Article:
Images : MotoGP.com
When experts talked about new Honda’s clutch giving them 0.5 sec per lap advantage, they were not joking. It became all clear at French GP the track where YAMAHA dominated in previous years that this is the year of RCV. If it wasn’t for the controversial clash between Marco Simoncelli and Dani Pedrosa then the top 4 positions would have been for Honda. Casey Stoner won his second race of the 2011 MotoGP season with relative ease in France on Sunday, but there was plenty of drama and controversy behind him.
The Repsol Honda rider had been fastest in all track sessions at Le Mans, and his pace simply proved too much for the opposition in the race.
Team-mate Dani Pedrosa put up valiant resistance for the first ten laps, but even his challenge had died out by the midway point of the 28 laps – when the Spaniard instead turned his attention to defending second.
The threat came from Marco Simoncelli, who had dueled with World Champion Jorge in the early stages, before breaking free and hunting down Pedrosa.
The San Carlo Honda Gresini rider made his move for second on lap 18 – and disaster struck for Pedrosa as he tried to retake the position.
Pedrosa drafted past Simoncelli along the back straight, handing him the inside line as they peeled into to the following left-right Esses. Simoncelli wouldn’t surrender the position and attempted to ride around the outside of Pedrosa.
As Simoncelli came across in front of him, Pedrosa – on the tighter line – realized he was in trouble and sat his bike up, but his front wheel still hit the side of Simoncelli’s bike and he was dumped hard onto the asphalt.
Pedrosa immediately grasped his right collarbone after coming to a rest, which he is reported to have broken; dealing his title hopes a major blow. Pedrosa had been recovering from strength and numbness problems, after breaking his left collarbone in last October’s Motegi event.
Simoncelli, frequently criticized for aggressive riding, didn’t escape unscathed either: Race Direction punished the Italian with a ride-through penalty – once again denying him a debut MotoGP podium. Simoncelli rejoined in sixth, then overtook Ben Spies for fifth by the chequered flag. Winner at Le Mans for the past two years, Lorenzo had struggled to match the factory Hondas in practice – then suffered a fiery fall in warm-up. The two Italians smelt blood and finally surged past Lorenzo with four laps to go, with Simoncelli heading for pit lane soon after.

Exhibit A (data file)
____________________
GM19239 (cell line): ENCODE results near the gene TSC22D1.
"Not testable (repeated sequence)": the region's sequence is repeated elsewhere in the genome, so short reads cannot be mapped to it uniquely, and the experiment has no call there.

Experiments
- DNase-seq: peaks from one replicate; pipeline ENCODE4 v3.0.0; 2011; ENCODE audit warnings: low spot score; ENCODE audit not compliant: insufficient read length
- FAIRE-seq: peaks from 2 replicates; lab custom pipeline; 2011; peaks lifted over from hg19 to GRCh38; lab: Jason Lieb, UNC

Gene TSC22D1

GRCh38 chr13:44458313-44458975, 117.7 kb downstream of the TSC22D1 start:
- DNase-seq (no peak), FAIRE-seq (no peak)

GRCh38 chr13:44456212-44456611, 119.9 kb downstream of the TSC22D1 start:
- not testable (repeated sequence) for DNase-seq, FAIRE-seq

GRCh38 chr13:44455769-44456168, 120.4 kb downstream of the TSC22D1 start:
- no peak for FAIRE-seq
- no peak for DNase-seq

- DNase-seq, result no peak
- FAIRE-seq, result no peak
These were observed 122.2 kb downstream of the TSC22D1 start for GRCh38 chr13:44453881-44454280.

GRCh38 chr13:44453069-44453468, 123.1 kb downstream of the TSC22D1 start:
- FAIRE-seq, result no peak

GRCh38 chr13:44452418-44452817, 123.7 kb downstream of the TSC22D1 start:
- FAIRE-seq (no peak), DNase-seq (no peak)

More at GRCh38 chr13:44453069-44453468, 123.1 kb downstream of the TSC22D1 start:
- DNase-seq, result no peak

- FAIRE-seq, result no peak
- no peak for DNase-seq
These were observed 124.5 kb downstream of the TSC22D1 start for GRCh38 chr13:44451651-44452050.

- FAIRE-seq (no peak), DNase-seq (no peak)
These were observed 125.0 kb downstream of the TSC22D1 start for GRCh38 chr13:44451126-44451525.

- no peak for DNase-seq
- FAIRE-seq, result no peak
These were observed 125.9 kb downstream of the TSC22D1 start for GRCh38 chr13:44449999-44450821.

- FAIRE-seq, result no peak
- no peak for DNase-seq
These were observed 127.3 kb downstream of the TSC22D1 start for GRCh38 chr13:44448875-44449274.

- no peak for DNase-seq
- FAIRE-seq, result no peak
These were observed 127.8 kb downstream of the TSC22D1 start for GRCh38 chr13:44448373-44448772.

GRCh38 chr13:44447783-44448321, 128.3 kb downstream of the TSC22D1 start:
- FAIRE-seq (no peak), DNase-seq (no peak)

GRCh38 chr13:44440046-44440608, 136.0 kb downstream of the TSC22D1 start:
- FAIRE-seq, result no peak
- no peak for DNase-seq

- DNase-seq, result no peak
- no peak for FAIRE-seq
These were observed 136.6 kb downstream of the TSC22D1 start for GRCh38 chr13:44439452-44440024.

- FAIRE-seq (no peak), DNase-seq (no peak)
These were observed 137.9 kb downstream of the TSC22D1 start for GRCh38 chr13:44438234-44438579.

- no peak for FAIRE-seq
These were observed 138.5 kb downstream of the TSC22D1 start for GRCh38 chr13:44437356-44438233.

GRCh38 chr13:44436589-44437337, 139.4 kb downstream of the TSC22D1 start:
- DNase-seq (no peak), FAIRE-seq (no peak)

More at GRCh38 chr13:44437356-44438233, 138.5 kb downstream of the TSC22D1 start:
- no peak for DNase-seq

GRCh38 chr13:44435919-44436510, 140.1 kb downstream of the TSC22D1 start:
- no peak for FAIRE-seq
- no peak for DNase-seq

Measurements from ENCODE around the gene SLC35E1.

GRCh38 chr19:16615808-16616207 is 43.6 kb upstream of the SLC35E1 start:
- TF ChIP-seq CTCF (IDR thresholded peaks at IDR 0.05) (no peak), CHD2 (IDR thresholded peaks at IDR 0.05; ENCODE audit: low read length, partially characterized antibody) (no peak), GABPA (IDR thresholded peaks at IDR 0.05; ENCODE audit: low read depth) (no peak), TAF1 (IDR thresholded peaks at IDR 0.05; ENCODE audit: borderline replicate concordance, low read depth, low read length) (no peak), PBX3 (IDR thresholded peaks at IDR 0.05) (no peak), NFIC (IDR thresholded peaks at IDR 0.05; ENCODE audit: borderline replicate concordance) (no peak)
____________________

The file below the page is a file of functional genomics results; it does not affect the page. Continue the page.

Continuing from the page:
Dovizioso then made it a Repsol one-two by passing Rossi with three laps remaining.
Despite a tough start to his Ducati career, Rossi showed no signs of backing off and confirming a first ever Desmosedici rostrum and instead pushed Dovizioso right to the flag.
Stoner crossed the line a huge 14.2sec ahead of Dovizioso and has now moved ahead of Pedrosa into second in the standings; 12 points behind Lorenzo, whose fourth place on Sunday ended a seven-race run of rostrums.
Spies was ten-seconds behind his team-mate in sixth, while both satellite Tech 3 riders – Cal Crutchlow and Colin Edwards crashed from the team’s home race. Edwards returned to finish 13th and last, while Crutchlow was forced to retire after also attempting to rejoin.
Rossi’s team-mate Nicky Hayden recorded seventh place, Simoncelli’s team-mate Hiroshi Aoyama eighth and Aspar Ducati Hector Barbera ninth. Barbera just held off Karel Abraham (Cardion AB), Toni Elias (Honda LCR) and Alvaro Bautista (Rizla Suzuki) at the flag.
Randy de Puniet, the only French rider in MotoGP, was involved in a controversial clash with Stoner in morning warm-up – for which the Australian was fined (see separate story).
de Puniet was the first of the fallers in the race, hitting the deck on lap two, team-mate Loris Capirossi later joined him on the sidelines.
French GP Results :-
1. C Stoner
2. A Dovizioso
3. V Rossi
4. J Lorenzo
5. M Simoncelli
6. B Spies
7. N Hayden
8. H Aoyama
9. H Barbera
10. K Abraham
11. T Elias
12. A Bautista
13. C Edwards